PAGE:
These are the best features of the 2005 Honda NSX-R

White 2005 Honda NSX-R front side view

the 2005 Honda NSX-R is a 17 year old car that delivers competitive performance. The NSX is a sports car built between 1990 and 2005 by the Japanese car manufacturer Honda. In North America, the car is known as the Acura NSX. It comes with a rear mid-engine and a rear-wheel drive setup. An all-aluminium V6 petrol engine powers the car and uses Honda’s unique VTEC system.

Japan has developed some great vehicles such as the Nissan GT-R and the Toyota 2000GT. Still, no one expected that a supercar that could play with Ferrari, Lamborghini and Porsche would come from Japan.

The NSX is a vehicle that changed what the world thought of the Japanese auto industry and made European automakers up their game. The car started out as an experiment, but grew into something much more; the vehicle is a source of inspiration for many cars, including the famous McLaren F1.

It is a mix of an ever-existing, beautiful design from the famous design studio Pininfarina. Honda’s engine technology and Formula 1 symbol research team Ayrton Senna came together for this project and showed that the NSX would be an excellent car.

The 2005 NSX-R is part of the second generation Honda NSX R. Honda introduced materials such as carbon fiber in this version; which was to reduce the weight of the mid-engine supercar.

There are more unique features in the NSX R; let’s see which ones were the best.

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The performance and handling of the 2005 NSX-R is of the highest level

The NSX-R comes with a 3.2-liter V6 engine that delivers 290 horsepower and 224 pound-feet of torque. It’s partnered with a close-ratio six-speed manual transmission; Honda does offer a four-speed automatic, but this version has a smaller 3.0-liter V6 and reduces the horsepower to 252. The NSX-R can sprint from 0 to 60 mph in about 5 seconds with the six-speed transmission and has a top speed of 175 mph.

The handling of the NSX-R is so excellent that you can compare it to the handling of the cars on offer today. It is well balanced, perfectly balanced, strong and elegant. It’s so easy to drive around that drivers of different experiences feel like professionals.

The mid-engine setup provides good weight distribution, planting the wheels firmly in the corners. The steering, with its variable power steering, is extremely precise. It’s such a great vehicle to drive fast; you feel every inch of grip through your fingertips. This mid-engined supercar can push its limits, but it’s also surprisingly gentle.

The 2005 Honda NSX-R interior and safety features are unique

Compared to today’s cars, the NSX-R’s safety features are clearly out of place. In any case, this does not mean that the vehicle was not safe. It has child seat anchorages, 4-channel anti-lock brakes and airbags for both the driver and front passenger (SRS).

The interior is cozy and refined; it resembles a retro style vehicle from the 80s. The seat is comfortable for a mid-engined sports car, the Targa top is easy to stow and visibility is good for a mid-engined sports car. You can add optional high-impact colors such as Vivid Blue and Targa Silver to the interior to match many aftermarket kits.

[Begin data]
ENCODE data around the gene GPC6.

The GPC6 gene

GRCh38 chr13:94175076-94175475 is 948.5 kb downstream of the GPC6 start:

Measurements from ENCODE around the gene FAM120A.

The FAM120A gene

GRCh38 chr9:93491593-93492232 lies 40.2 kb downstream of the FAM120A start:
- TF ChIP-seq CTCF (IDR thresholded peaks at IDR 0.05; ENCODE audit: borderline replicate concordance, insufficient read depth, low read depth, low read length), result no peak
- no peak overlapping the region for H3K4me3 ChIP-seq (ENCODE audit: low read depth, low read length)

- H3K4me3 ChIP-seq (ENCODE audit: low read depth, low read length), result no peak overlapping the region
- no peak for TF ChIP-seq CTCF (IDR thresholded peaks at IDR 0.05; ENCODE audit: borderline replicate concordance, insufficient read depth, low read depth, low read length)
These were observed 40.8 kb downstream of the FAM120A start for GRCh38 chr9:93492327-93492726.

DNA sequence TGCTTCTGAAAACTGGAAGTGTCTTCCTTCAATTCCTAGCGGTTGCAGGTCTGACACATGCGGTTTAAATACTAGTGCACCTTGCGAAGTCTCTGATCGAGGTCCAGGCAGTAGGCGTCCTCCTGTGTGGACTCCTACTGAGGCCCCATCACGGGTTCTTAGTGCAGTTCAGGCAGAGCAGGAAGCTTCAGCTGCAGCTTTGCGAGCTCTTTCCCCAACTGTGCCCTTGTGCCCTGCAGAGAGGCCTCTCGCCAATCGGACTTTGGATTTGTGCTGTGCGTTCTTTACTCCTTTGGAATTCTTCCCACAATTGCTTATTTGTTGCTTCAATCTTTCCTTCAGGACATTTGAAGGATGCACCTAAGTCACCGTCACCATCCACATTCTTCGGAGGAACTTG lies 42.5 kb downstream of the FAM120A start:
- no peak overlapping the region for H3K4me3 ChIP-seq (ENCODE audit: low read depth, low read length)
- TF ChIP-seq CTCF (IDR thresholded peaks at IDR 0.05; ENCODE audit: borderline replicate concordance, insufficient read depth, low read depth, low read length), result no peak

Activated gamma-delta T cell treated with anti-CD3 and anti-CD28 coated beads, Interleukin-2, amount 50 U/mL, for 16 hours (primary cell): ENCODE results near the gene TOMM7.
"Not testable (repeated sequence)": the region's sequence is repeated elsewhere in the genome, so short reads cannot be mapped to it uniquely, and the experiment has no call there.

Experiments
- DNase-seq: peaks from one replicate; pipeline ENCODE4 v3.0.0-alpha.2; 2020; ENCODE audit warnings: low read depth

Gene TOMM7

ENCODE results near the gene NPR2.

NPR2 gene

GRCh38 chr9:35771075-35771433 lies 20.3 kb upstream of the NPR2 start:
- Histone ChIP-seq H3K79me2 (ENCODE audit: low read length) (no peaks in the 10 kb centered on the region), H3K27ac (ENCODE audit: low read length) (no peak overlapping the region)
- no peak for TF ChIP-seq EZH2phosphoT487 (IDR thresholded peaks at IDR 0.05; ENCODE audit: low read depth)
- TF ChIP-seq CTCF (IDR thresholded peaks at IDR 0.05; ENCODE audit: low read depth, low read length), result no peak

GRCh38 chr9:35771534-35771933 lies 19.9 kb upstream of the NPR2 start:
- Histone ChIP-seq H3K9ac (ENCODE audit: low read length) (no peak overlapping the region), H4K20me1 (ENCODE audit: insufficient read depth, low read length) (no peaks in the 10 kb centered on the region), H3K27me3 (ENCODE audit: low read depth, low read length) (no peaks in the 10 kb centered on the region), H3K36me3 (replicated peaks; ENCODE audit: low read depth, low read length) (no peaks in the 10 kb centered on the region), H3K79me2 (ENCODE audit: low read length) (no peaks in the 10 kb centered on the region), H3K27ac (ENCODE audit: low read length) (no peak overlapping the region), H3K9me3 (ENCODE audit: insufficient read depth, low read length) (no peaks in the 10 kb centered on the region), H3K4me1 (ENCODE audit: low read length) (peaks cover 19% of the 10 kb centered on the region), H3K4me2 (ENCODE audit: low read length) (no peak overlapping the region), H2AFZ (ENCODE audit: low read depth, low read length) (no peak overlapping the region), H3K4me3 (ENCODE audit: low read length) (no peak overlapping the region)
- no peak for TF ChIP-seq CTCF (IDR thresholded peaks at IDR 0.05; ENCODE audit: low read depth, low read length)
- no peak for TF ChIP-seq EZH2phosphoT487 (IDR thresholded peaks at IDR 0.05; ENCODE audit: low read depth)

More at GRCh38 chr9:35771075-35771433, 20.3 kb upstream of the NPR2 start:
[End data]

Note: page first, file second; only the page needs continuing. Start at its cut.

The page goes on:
In the trunk, you can listen to AM and FM with an AM/FM radio and CD player. There are a total of four speakers and a subwoofer in the car. It has Bose premium brand speakers† Other features such as tilt and telescopic steering wheel, electric power steering and single-zone front climate control can be found in the car.

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A trip down memory lane with the NSX-R

A hand-built exotic mid-engine sports car was Honda’s goal when they created the NSX-R. It would set new standards for status as well as refinement and performance, handling and reliability, so it would be a new kind of car to drive.

The 1990 NSX was the first production car to use titanium connecting rods. In this case, Honda used aluminum for the body and chassis, which were less than 460 pounds but still had the same strength as steel. Direct ignition, PGM-FI, variable valve timing, Lift Electronic Control (VTEC) and PGM-FI were all built into the car’s body.

Honda made a special version of the NSX, the NSX-R, in 1992 after critics said the car didn’t have enough power to compete with Porsche and Ferrari. When the NSX-R came out of the factory, it had a 280 horsepower engine that Honda had improved. It had Momo handlebars, a cut-out titanium shift knob and plenty of raw suspension.

Honda produced a limited edition Alex Zanardi model in 1999, only for the US market. Honda only made 50 of the cars, each costing $87,600, and it’s essentially a lighter version of the NSX.

Notably, a decade after the debut of the first NSX-R, Honda wanted to produce a new “Type-R” version of the NSX. It was the kind of excitement you get before embarking on a journey to climb a new mountain peak. The mission of this car was to be the pinnacle of both speed and fun, whether the driver used it on the street or in a variety of racing events.

Unfortunately, production of the NSX-R ceased in July 2005. Honda ceased production of vehicles intended for the North American market in December 2005.

The NSX doesn’t get enough credit for how well it works with great supercars like Lamborghini or Ferrari. While the NSX may not have the most horsepower in the world, it does have the most horsepower per liter of any naturally aspirated V6 road car in the world.


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